John is setting the scene for the announcement of God's reign.  God reigns now.  The internal victory is ever present.  Yet in the conflict of our world, the victory is anticipatory, partial, and surely coming.  We are victorious now, at one with God; we are struggling now, giving witness to the evil of this passing oppression.  Like Jesus the Lamb, we are both conquered and victorious. 

John is describing every person, every community, every age.  Here is the key to this part of his message:  The experience of being conquered or assaulted by evil is always temporary and passing.  The triumph of the Lamb is eternal and eternally present.  Hold fast.  Do not fear.  The empire always crumbles and decays.  True community, grounded in divine love, eternally triumphs.  Embrace the triumphant vision and live by its light.  Be compassion, love and justice in a world of greed, pride and injustice.  The center holds forever.


Audio podcast:  Listen to an audio podcast of the most recent Morning Reflections from today and the past week.  Go to:

About Morning Reflections
"Morning Reflections" is a brief thought about the scripture readings from the Daily Office of Morning and Evening Prayer according to the practice found in the Book of Common Prayer of the Episcopal Church.

Morning Prayer begins on p. 80 of the Book of Common Prayer.
Evening Prayer begins on p. 117
An online resource for praying the Daily Office is found at

Another form of the office from Phyllis Tickle's "Divine Hours" is available on our partner web site at this location

The Mission of St. Paul's Episcopal Church
is to explore and celebrate
God's infinite grace, acceptance, and love.

See our Web site at

Our Rule of Life: 
We aspire to...
    worship weekly
    pray daily
    learn constantly
    serve joyfully 
    live generously.

Lowell Grisham, Rector
St. Paul's Episcopal Church
Fayetteville, Arkansas


At 12:21 PM, Anonymous Anonymous said...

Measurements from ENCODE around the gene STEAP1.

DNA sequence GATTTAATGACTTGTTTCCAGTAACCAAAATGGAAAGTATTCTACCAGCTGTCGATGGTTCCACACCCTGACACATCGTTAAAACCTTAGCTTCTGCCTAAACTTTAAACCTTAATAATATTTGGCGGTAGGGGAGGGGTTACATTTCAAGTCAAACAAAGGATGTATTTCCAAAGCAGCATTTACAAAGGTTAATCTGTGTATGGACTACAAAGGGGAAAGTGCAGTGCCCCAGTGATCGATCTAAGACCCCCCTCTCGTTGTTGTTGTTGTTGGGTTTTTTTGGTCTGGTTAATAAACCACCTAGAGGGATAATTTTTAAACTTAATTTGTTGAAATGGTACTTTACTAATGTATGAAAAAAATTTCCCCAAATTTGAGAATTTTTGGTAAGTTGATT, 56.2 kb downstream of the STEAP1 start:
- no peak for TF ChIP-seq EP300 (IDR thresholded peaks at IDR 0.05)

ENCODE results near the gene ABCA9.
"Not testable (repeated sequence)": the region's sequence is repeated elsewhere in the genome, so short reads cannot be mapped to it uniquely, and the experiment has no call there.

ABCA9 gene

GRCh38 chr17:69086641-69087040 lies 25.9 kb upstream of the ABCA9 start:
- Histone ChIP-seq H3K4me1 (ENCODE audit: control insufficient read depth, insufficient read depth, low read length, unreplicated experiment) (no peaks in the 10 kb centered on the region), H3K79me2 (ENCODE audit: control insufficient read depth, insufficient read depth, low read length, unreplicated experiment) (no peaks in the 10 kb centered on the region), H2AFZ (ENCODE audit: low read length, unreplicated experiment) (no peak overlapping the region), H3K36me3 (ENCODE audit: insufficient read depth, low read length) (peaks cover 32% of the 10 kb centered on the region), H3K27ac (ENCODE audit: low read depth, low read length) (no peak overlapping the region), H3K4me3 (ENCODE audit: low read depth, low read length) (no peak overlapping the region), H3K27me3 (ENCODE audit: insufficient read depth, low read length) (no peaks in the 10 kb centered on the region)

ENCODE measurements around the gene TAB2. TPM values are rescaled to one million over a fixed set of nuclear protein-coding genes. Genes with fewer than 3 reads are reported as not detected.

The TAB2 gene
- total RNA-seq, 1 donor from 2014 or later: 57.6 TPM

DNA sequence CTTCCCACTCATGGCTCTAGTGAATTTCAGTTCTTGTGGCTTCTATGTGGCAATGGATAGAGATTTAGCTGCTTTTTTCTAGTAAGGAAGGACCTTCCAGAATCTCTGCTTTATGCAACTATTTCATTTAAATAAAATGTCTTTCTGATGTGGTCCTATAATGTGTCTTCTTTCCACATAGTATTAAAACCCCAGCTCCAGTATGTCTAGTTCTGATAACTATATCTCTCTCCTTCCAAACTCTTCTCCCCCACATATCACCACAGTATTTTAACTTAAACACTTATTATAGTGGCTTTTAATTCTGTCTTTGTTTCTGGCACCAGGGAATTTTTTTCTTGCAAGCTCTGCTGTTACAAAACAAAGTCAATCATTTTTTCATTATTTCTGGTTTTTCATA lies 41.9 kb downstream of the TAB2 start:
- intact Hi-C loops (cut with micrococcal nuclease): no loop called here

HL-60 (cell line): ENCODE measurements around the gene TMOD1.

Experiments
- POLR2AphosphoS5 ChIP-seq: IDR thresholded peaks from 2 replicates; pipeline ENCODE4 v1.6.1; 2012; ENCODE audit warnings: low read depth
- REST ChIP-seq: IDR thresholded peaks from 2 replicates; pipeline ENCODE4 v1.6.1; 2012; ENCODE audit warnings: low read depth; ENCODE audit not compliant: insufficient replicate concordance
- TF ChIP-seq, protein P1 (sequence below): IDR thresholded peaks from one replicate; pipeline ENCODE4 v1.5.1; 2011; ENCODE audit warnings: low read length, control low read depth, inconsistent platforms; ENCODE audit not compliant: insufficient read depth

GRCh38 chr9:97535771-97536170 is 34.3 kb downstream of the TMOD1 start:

Reminds me of Yeats' poem The Second Coming, - "Things fall apart the center cannot hold, Mere anarchy is loosed upon the world." And then the last lines: "And what rough beast,its hour come at last, Slouches towards Bethlehem to be born ?"

At 3:03 PM, Anonymous Anonymous said...

And I too think of poetry when reading this reflection, and am moved to pray through the Lord's prayer as translated from the Aramaic.

as translated from Aramaic in 'Prayers of the Cosmos' by Saadi Neil Douglas-Klotz

O, Birther of the Cosmos, focus your light within us -- make it useful
Create your reign of unity now
Your one desire then acts with ours,
As in all light,
So in all forms,
Grant us what we need each day in bread and insight:
Loose the cords of mistakes binding us,
As we release the strands we hold of other's guilt.
Don't let surface things delude us,
But free us from what holds us back.
From you is born all ruling will,
The power and the life to do,
The song that beautifies all,
From age to age it renews.
I affirm this with my whole being.

Gorgeous reflection and vision!



At 7:31 AM, Blogger Lowell said...

Thanks for both poems.

Yeats poem has been a beacon of interpretation for a century of apocalyptic signs.

I wasn't familiar with "The Aramaic Prayer of Jesus." Thanks for posting it, Janet. Beautiful. I think my subsequent Morning Reflection picks up on some of this poem's intent.